• I’ve seen salaries of $80,000 to as much as $120,000 per year for developers with 5+ years experience.
  • Tech companies are desperate to find talent. They don’t have a cash problem; they have a can’t-hire-programmers-fast-enough problem.

These are good gigs, too. Some of the perks I’ve seen include:

Remote working arrangements with total flexibility of work schedule. These companies don’t care whether you work at 2am or 2pm – just get your work done (this is how YNAB operates, and we’re not the only ones).

Lots of paid vacation time. My brother works for Automattic, where they let their developers know “we’re much less concerned with the strict number of hours you work, and much more concerned with the quality of your work.” And it’s not just lip service. My brother is required to take at least 25 days off per year to avoid boredom and burnout.

Company-purchased hardware, owned by the employee. Why not start a profession where your employer upgrades your tools for you every couple of years – but doesn’t require you to turn in the laptop when you move on to a new job?

Not All Rainbows and Butterflies

Having worked with and observed coders for a while now, I’d say some of the biggest cons to the profession are:

Ignorant, unappreciative employers and co-workers. If you’re coding for a company that’s not run by coders, you’ll spend energy helping management to understand the scope and complexity of the problems they’re asking you solve on ridiculous deadlines. When my brother and I worked together, the running joke between us was “This shouldn’t take more than a few hours – if you know what you’re doing.”

Non-technical managers have no clue how long a thing should take, or how hard the thing is to build. I expect this will improve as the managers become more tech-wise, but programmers are going to be fighting this battle for many years still.

My solution to this problem, by the way, is to hunt for companies with tech-friendly ownership and management who understand that coders are creatives, and need to be managed accordingly.

Boring projects. You’re not always going to have interesting projects to work on. At times, work will be pure drudgery. I’ve seen developers take simple, boring jobs and completely overbuild them simply to avoid the boredom inherent in the original assignment.

Yes, I realize this isn’t a tech blog, so this post may seem a bit out of place. But remember – income is your biggest budget category. Learning to program might open the door to more income and more satisfying income.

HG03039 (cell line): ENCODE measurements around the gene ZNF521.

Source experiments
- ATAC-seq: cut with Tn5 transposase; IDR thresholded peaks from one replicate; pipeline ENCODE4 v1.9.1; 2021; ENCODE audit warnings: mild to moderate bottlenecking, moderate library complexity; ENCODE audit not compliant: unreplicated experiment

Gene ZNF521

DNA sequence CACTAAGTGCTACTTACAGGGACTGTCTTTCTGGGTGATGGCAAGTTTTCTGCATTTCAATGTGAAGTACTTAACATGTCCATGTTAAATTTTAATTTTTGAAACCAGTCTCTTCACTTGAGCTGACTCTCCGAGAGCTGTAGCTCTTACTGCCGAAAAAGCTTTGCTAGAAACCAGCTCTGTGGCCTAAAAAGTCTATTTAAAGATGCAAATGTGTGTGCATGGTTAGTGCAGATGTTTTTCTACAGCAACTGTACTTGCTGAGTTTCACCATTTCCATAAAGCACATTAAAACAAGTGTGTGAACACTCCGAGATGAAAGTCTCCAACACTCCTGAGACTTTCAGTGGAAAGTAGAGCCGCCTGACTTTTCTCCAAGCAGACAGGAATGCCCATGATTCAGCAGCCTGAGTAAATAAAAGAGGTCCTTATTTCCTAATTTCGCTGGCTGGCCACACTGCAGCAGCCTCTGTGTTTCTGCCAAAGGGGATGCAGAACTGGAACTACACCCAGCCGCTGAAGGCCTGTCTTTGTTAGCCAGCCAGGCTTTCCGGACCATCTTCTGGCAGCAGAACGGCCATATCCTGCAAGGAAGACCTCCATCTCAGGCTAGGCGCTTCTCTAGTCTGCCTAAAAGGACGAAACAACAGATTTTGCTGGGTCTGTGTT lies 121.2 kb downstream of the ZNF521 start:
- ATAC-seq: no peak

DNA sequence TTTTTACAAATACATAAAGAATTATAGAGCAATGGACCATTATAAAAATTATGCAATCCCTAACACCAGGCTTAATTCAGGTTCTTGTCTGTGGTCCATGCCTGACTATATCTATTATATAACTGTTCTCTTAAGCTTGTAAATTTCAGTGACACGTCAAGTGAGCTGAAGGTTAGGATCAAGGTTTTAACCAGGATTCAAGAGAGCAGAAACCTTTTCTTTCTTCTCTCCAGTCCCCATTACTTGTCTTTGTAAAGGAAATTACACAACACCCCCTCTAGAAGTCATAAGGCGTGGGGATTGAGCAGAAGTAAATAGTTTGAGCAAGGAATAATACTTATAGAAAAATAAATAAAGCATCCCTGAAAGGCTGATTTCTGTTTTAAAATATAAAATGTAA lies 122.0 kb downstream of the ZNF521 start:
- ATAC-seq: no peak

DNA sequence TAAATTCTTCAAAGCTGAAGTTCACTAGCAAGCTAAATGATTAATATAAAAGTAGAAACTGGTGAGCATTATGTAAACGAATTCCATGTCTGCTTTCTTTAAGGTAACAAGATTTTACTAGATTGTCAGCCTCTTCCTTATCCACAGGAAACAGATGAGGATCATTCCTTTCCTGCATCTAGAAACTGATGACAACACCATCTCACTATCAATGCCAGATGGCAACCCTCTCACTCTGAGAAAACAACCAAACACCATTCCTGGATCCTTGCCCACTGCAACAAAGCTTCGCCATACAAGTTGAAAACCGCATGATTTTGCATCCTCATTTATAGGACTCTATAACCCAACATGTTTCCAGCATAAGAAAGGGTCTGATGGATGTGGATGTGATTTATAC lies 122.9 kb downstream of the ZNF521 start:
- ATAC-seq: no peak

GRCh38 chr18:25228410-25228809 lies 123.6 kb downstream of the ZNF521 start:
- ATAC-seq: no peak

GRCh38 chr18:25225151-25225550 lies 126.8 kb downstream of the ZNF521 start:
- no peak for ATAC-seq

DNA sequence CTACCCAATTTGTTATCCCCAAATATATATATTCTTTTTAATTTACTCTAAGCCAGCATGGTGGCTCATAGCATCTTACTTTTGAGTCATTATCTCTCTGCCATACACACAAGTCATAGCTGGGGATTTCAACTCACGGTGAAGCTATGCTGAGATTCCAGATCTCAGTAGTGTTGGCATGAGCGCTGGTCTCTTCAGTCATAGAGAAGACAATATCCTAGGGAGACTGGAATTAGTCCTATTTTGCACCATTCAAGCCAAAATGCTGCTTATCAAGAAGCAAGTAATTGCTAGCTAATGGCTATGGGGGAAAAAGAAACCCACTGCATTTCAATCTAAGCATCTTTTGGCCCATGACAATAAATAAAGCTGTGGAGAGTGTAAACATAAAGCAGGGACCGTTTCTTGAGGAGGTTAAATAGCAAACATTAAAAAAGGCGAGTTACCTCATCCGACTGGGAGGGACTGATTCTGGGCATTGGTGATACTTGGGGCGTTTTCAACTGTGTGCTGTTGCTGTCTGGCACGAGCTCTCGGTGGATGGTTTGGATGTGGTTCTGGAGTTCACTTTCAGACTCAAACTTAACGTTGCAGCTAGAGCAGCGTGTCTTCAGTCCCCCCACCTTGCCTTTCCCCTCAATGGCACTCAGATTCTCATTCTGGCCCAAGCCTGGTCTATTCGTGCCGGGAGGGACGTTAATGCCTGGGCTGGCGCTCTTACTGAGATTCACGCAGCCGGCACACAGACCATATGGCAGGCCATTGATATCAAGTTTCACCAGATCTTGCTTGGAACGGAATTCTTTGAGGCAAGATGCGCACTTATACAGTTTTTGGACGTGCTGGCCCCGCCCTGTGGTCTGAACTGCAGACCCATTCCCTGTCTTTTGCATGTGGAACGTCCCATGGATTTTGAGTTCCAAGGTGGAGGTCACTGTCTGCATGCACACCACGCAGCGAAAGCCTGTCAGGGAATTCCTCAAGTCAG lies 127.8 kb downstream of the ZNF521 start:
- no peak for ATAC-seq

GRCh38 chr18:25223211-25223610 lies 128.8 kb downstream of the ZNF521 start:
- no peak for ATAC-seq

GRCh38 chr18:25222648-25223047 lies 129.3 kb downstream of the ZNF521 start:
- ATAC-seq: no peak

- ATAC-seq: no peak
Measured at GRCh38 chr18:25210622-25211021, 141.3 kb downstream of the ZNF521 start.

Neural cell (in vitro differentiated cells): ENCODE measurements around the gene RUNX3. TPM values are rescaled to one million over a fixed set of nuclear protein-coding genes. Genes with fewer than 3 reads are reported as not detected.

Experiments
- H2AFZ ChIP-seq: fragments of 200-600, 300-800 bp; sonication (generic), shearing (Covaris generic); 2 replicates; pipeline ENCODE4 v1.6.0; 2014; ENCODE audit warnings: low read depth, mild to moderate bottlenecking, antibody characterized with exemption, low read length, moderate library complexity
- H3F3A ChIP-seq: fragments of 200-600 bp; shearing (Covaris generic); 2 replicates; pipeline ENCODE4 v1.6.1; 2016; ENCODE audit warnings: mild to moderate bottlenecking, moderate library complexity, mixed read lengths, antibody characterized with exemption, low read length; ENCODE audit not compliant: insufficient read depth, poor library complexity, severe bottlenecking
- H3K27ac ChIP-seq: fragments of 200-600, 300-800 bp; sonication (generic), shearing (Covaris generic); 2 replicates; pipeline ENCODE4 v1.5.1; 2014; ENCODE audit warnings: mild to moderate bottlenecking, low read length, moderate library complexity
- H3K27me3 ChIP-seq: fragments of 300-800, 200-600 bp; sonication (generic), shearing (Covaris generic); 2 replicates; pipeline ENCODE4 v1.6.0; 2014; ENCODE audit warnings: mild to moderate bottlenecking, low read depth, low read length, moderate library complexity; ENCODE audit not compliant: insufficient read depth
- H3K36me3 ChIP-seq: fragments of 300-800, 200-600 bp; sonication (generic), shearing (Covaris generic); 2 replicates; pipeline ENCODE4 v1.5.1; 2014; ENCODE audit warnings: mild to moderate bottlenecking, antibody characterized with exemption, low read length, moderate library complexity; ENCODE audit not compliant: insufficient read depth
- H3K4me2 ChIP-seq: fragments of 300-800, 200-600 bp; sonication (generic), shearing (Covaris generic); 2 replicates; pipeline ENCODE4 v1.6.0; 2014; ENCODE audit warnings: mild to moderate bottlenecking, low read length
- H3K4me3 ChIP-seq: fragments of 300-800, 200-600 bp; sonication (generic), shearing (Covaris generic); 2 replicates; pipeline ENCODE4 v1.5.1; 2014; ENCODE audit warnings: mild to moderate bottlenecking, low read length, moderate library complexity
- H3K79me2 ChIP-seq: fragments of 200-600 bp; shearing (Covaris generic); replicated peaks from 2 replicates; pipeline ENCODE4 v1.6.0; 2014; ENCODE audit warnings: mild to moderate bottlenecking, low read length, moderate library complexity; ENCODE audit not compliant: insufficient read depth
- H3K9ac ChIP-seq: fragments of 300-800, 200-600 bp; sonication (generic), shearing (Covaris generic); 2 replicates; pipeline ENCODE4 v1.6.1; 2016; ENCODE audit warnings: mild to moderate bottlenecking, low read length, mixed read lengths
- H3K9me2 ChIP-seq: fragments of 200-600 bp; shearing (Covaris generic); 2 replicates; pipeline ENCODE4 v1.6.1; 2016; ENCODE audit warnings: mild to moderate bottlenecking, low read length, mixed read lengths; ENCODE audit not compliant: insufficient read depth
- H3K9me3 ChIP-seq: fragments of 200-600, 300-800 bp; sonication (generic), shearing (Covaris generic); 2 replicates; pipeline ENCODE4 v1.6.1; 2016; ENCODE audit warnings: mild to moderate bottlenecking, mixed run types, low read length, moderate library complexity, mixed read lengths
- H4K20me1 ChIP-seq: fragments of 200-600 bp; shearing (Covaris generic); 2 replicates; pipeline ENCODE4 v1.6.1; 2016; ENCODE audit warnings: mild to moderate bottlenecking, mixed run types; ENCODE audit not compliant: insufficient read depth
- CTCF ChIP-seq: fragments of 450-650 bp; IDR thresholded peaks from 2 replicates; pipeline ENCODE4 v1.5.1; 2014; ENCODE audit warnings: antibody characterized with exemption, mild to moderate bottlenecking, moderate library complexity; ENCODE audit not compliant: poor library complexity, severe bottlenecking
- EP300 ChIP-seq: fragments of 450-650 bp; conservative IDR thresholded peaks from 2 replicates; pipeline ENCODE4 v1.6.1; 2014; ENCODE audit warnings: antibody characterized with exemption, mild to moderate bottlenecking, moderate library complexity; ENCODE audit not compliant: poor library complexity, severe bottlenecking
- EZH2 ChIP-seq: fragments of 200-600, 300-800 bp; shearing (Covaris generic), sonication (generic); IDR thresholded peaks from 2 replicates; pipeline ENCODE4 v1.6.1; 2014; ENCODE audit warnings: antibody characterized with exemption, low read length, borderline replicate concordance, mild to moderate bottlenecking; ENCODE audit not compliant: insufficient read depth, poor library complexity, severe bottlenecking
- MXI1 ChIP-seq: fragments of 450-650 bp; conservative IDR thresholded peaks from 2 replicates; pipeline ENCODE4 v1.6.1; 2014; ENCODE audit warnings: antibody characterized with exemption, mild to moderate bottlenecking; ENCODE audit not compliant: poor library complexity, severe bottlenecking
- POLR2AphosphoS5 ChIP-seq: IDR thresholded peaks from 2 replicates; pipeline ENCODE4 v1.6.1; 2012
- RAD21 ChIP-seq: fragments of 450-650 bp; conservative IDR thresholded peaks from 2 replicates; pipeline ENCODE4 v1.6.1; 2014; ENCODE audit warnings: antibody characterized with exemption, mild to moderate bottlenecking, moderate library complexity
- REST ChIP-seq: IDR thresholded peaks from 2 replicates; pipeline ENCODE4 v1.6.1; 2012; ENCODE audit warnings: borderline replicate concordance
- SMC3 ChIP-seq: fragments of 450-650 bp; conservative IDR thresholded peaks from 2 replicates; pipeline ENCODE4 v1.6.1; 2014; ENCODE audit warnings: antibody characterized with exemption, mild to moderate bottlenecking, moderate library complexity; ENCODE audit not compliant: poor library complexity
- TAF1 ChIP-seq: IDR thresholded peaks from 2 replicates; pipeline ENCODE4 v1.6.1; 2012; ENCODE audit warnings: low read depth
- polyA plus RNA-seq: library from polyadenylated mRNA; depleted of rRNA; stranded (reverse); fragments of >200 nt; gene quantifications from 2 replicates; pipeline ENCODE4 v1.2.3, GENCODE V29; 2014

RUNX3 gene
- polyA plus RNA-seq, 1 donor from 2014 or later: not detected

If you’d like to dip your toe in the world of programming, I recommend It’s completely free and offers a broad set of introductory tutorials for the major programming languages.

Just food for thought.


Why do Most Serious Budgeters Neglect Their Biggest Category?

Why on earth don’t budgeters talk more about income? It’s your biggest budget category – bigger than all others combined (hopefully).

As YNABers we spend time each day, week, and/or month reviewing our spending: How are we on groceries, what’s left in the misc category, how soon until we can buy the thing we’ve been saving for?

Why wouldn’t we also spend a few minutes during that same meeting thinking about income?

Wasteful non-budgeters don’t benefit from pay increases the way budgeters do – our expenses are so dialed in that any bump to our pay makes a big difference to the bottom line.

In my case:

  • A 15% increase in income would cover all my Rainy Day categories (and that’s allowing for taxes and charitable contributions coming off the top).
  • Or…a 25% jump in income would cover my mortgage.
  • Or…a 35% pay increase would cover everything in my “Monthly Bills” master category (everything but debt service, savings, rainy day funds and charitable contributions).

Is it easy to bump your income 15% to 35%? Probably not – that’s a topic for another day. Salaried people tell me increasing their income involves performance and patience – but also politics and positioning. In other words, they have some influence over their income, but not a lot.

So what? Exert whatever influence you can. The return on effort toward increasing your income is much bigger than the return on figuring out how to cut your grocery budget by $50 per month.

Budgets are Bones; Earning Power is Muscle

Without your financial skeleton (budget), your muscles (income) are a worthless pile of mush. But if your money bones are strong, building your earning muscles lets you do more work (saving, paying off debt, and even spending) in less time.

Which is why that rare person who is both a dynamic earner and disciplined budgeter is so easily identified by his/her enormous smile and overflowing bank and investment accounts.

Can’t Retire? Who cares?

Wednesday’s retirement post alarmed people (me included). It’s not comfortable to realize you’re in no way, shape or form prepared to retire in the traditional sense.

In the comments on the post, saveourskills offered an alternate view:

“The idea of retirement is that you do something terrible now and when it is over you can finally enjoy life. To me retirement is a lie. Retirement is a mindset – not a goal.”

Jesse made a related comment after I published the post:

“I think this idea of ‘retirement’ started with the invention of Social Security – before that I’m pretty sure the idea was that you’d just keep working until you died.”

If you hate the idea of working until you die, your problem isn’t your savings rate. It’s your profession.

What if your income-generating hours made you happy? Challenged you? Taught you new things? Created and improved relationships?

If those were the conditions, would you ever want to stop?